bitwise not  not what I expected
Elaine Jackson
elainejackson7355 at home.com
Mon Aug 18 18:50:10 CEST 2003
Cool. Thanks a bunch. I find the documentation about 'enumerate' a little
sketchy, but it seems like, as a first approximation, I can think of
enumerate(piles) as the list of all pairs [ i, piles[i] ] with 0 <= i <
len(piles). Is that right?
"Tim Peters" <tim.one at comcast.net> wrote in message
news:mailman.1061169151.30094.pythonlist at python.org...
 [Elaine Jackson]
 > In case any fellow newbies have been following this thread, here is
 > the finished Nim script. It doesn't use bitmanipulation as much as I
 > thought it would. (Still, I got the basics straight. Thanks again to
 > everyone who helped out!) For a readable account of the optimal
 > strategy for Nim, see Hardy & Wright's "Introduction to the Theory of
 > Numbers". Peace.
 >
 > ## NIM
 > from random import random
 > piles=[0,0,0]
 >
 > ...
 >
 > def yourMove():
 > magicNum=piles[0]^piles[1]^piles[2]
 > if magicNum==0:
 > i=indexOfMax()
 > piles[i]=piles[i]1
 > else:
 > magicIndex=leftmostBitIndex(magicNum)
 > targetIndex=(1)
 > for i in range(3):
 > if (piles[i]>>magicIndex)%2==1:
 > targetNum=piles[i]
 > targetIndex=i
 > break
 > replacement=0
 > for i in range(magicIndex):
 > magicDigit=(magicNum>>i)%2
 > targetDigit=(piles[targetIndex]>>i)%2
 > if magicDigit==1:
 > replacementDigit=(magicDigittargetDigit)
 > else:
 > replacementDigit=targetDigit
 > replacement=replacement+replacementDigit*pow(2,i)
 > newNum=targetNum(targetNum%pow(2,magicIndex+1))+replacement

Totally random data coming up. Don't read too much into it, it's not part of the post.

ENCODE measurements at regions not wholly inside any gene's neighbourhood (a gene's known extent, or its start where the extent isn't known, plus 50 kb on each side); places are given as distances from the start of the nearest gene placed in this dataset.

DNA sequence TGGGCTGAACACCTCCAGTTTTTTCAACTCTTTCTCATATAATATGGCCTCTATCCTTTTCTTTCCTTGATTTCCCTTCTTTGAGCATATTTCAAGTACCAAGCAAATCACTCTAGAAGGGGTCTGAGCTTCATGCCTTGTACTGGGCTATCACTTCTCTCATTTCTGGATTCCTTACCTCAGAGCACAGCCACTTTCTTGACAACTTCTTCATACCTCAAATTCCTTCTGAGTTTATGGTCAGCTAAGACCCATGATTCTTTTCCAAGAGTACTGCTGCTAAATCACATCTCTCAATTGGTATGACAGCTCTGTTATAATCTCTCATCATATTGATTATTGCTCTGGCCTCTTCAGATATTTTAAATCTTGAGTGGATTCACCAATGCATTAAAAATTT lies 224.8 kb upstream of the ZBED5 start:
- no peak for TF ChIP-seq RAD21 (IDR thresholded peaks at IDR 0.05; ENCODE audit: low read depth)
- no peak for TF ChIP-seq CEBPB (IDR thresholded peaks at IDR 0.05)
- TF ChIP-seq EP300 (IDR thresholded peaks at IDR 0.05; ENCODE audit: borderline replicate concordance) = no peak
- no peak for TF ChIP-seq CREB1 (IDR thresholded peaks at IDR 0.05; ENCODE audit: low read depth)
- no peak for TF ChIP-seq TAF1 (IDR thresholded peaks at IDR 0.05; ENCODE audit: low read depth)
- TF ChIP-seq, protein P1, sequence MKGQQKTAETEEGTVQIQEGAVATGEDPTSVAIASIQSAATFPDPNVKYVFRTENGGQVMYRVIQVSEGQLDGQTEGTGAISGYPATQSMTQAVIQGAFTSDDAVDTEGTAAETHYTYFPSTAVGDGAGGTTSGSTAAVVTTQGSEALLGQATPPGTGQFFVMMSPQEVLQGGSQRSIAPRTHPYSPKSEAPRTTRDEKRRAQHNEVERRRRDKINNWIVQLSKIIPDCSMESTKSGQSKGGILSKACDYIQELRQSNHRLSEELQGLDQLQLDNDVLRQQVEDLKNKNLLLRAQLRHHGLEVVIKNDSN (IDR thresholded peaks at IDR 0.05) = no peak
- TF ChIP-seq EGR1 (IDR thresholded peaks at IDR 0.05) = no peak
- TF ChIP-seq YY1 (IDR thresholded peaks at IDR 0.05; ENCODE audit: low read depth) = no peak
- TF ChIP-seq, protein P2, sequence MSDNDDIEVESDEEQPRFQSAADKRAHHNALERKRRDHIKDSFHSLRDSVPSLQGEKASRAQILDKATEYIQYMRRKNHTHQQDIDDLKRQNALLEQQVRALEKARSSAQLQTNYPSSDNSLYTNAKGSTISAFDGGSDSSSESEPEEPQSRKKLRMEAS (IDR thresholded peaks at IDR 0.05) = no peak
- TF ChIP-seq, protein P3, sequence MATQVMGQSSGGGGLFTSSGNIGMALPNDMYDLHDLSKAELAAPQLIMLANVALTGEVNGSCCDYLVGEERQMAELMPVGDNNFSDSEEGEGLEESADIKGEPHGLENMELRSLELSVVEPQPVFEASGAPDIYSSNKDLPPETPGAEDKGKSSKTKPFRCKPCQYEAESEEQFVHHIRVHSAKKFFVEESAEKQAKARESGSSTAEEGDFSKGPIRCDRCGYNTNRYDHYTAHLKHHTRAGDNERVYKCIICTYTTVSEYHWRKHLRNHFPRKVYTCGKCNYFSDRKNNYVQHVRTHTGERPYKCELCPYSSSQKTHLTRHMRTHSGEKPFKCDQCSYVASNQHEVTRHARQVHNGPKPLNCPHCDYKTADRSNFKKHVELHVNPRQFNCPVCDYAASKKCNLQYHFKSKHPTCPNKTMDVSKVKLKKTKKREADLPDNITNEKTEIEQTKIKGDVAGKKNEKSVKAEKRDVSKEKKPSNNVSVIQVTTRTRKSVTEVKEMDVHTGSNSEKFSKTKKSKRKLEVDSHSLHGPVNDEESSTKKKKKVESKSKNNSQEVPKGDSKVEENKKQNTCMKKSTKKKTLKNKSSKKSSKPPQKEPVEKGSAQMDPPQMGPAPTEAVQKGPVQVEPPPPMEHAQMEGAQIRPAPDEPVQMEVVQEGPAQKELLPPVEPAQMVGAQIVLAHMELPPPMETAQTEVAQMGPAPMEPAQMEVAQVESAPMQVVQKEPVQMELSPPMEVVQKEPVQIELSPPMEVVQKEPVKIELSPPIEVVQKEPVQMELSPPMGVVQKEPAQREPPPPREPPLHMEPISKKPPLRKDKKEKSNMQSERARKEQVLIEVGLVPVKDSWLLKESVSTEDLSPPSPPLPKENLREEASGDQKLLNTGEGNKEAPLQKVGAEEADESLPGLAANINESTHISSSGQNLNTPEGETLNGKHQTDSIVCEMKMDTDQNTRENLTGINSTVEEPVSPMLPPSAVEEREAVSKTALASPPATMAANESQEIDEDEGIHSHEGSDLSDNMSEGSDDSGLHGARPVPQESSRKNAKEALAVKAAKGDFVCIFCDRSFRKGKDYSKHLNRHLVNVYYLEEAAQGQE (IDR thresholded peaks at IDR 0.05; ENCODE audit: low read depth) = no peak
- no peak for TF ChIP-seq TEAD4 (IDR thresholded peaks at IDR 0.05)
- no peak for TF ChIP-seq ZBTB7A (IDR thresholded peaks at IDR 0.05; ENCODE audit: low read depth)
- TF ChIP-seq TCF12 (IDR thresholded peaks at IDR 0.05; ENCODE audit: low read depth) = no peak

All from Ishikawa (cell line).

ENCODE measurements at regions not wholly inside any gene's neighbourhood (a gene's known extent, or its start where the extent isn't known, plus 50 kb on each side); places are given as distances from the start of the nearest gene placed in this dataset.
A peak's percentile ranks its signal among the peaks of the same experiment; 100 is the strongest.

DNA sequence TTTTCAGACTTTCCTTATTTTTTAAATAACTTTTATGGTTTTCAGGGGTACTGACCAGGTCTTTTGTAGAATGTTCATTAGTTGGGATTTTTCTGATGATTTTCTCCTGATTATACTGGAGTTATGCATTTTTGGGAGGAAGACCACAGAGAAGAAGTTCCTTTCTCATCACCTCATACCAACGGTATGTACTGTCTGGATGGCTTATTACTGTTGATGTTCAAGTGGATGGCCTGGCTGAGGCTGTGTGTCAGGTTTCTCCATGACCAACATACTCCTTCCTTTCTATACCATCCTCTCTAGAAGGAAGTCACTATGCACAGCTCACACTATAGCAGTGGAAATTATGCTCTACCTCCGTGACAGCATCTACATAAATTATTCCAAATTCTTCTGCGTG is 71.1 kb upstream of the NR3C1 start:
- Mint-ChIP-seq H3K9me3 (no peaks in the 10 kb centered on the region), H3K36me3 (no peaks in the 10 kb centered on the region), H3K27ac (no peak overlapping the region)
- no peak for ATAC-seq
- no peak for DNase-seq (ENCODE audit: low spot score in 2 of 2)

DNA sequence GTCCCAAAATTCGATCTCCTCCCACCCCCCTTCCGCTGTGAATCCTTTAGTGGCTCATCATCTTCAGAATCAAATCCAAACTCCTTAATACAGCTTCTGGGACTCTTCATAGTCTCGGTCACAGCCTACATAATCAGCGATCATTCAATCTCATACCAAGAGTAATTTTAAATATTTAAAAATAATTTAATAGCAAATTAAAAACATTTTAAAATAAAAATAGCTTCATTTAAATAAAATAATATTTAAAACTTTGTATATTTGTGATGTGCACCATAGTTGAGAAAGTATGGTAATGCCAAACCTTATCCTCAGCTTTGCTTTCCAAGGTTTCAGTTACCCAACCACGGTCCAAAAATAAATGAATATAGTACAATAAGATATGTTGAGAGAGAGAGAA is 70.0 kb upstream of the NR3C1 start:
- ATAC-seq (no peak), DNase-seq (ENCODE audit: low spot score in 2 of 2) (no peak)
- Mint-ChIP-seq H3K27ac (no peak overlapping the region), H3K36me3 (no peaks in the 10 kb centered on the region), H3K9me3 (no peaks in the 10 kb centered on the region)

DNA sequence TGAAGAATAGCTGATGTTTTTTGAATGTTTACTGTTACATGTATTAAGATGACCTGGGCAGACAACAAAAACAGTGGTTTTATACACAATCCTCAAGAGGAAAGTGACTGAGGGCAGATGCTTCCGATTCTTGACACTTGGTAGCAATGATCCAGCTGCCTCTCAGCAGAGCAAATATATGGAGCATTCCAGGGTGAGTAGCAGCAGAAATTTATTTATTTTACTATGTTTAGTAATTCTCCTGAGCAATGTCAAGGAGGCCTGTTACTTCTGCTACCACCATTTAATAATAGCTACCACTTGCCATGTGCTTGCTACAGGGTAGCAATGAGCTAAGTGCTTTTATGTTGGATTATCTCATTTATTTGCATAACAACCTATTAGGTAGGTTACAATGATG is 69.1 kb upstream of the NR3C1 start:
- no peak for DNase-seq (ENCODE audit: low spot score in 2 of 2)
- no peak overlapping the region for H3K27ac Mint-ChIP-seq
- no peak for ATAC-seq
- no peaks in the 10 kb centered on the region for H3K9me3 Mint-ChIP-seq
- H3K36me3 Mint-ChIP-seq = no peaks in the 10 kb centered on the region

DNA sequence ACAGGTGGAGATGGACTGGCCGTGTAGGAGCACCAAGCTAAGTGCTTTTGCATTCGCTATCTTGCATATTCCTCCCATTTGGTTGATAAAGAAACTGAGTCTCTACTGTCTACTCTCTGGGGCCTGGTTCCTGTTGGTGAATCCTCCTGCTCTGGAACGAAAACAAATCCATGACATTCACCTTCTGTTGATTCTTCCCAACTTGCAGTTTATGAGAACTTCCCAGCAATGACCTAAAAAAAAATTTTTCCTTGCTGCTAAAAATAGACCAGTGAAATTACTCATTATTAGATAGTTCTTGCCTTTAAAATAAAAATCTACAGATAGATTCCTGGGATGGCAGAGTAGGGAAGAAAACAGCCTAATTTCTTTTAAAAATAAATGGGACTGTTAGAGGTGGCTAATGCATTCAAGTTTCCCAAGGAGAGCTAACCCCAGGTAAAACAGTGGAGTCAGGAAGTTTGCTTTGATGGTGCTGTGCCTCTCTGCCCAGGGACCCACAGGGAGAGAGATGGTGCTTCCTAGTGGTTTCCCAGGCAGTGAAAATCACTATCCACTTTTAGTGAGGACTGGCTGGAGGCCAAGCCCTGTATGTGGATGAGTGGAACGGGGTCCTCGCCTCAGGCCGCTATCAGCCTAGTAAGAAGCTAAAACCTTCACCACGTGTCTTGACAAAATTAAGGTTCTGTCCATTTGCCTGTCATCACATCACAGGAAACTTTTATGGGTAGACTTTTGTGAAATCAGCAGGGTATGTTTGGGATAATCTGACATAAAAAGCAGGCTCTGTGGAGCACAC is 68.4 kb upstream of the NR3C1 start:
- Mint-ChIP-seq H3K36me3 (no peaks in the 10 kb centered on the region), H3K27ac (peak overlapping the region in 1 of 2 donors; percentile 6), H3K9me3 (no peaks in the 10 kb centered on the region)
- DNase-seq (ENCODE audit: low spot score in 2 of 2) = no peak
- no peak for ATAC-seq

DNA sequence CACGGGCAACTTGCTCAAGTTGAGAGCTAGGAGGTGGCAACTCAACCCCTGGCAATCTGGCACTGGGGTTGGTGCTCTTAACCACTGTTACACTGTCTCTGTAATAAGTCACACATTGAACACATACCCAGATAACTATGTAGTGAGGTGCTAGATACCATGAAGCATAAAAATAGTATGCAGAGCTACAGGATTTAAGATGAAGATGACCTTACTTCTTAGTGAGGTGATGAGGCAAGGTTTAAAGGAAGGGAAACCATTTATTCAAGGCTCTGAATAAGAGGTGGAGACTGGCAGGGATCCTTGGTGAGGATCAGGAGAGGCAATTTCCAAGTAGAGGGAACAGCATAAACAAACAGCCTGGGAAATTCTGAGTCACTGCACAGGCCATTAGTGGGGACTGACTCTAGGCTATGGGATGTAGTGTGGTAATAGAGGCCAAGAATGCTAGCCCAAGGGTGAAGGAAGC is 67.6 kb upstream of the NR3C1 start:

> piles[targetIndex]=newNum
 > print piles

 OK, what you're trying to do is force the xor of the pile counts to 0.
 There may be more than one way to do that. For example, if piles is

 [2, 6, 7]

 you can force a win by doing any of these:

 remove 1 from the 2 pile, leaving [1, 6, 7]
 remove 1 from the 6 pile, leaving [2, 5, 7]
 remove 3 from the 7 pile, leaving [2, 6, 4]

 because 1^6^7 == 2^5^7 == 2^6^4 == 0. Now the educational <wink> thing is
 that it's possible to find all these solutions easily *without* picking
 apart any bits:

 def myMove(piles):
 all = 0
 for count in piles:
 all ^= count
 for i, count in enumerate(piles): # enumerate() new in 2.3
 all_without_count = all ^ count
 if all_without_count < count:
 print "leave %d in pile #%d" % (all_without_count, i)

 For example,

 >>> myMove([2, 6, 7])
 leave 1 in pile #0
 leave 5 in pile #1
 leave 4 in pile #2
 >>>

 Note that the function works for any number of piles, and doesn't care how
 big each pile may be; for example,

 >>> myMove([2**50, 3**67, 5**12, 76**30])
 leave 92709463147897838211662074651978 in pile #3
 >>> 2**50 ^ 3**67 ^ 5**12 ^ 92709463147897838211662074651978
 0L
 >>>

 I think you'll enjoy figuring out why that function works; proving that it
 finds all solutions is a bit delicate, but not truly hard.


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